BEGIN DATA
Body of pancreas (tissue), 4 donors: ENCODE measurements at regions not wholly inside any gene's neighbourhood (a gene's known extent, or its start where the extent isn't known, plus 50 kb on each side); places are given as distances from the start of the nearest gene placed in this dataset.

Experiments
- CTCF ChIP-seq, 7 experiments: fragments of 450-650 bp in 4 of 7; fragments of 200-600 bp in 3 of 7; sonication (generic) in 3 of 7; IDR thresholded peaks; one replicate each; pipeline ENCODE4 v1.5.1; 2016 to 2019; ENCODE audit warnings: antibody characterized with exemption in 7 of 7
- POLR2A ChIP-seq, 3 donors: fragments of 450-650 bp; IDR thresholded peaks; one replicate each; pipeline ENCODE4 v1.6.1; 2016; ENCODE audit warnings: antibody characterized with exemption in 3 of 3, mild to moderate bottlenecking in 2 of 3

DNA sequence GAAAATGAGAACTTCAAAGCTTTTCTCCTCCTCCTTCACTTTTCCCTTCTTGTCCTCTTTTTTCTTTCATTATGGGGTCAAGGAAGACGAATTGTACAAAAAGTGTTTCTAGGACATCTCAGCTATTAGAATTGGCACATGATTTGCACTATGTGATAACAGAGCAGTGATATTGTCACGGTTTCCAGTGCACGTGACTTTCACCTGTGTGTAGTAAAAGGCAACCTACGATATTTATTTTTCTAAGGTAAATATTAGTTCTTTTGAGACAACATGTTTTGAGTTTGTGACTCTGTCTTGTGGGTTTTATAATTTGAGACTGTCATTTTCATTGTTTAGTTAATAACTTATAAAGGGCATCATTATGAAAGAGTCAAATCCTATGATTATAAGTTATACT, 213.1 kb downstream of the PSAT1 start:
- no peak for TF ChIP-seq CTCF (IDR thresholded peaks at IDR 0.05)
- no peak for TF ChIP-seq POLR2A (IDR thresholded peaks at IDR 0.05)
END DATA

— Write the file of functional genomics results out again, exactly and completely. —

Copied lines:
Body of pancreas (tissue), 4 donors: ENCODE measurements at regions not wholly inside any gene's neighbourhood (a gene's known extent, or its start where the extent isn't known, plus 50 kb on each side); places are given as distances from the start of the nearest gene placed in this dataset.

Experiments
- CTCF ChIP-seq, 7 experiments: fragments of 450-650 bp in 4 of 7; fragments of 200-600 bp in 3 of 7; sonication (generic) in 3 of 7; IDR thresholded peaks; one replicate each; pipeline ENCODE4 v1.5.1; 2016 to 2019; ENCODE audit warnings: antibody characterized with exemption in 7 of 7
- POLR2A ChIP-seq, 3 donors: fragments of 450-650 bp; IDR thresholded peaks; one replicate each; pipeline ENCODE4 v1.6.1; 2016; ENCODE audit warnings: antibody characterized with exemption in 3 of 3, mild to moderate bottlenecking in 2 of 3

DNA sequence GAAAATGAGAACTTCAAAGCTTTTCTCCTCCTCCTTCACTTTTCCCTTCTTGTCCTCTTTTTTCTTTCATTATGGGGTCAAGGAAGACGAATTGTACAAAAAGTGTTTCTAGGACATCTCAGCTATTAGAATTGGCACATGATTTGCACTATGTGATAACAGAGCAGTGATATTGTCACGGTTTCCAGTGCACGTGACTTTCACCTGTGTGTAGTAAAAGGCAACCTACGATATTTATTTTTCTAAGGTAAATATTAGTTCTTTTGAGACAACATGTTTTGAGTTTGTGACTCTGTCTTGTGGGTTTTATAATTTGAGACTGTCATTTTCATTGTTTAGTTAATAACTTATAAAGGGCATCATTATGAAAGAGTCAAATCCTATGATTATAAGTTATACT, 213.1 kb downstream of the PSAT1 start:
- no peak for TF ChIP-seq CTCF (IDR thresholded peaks at IDR 0.05)
- no peak for TF ChIP-seq POLR2A (IDR thresholded peaks at IDR 0.05)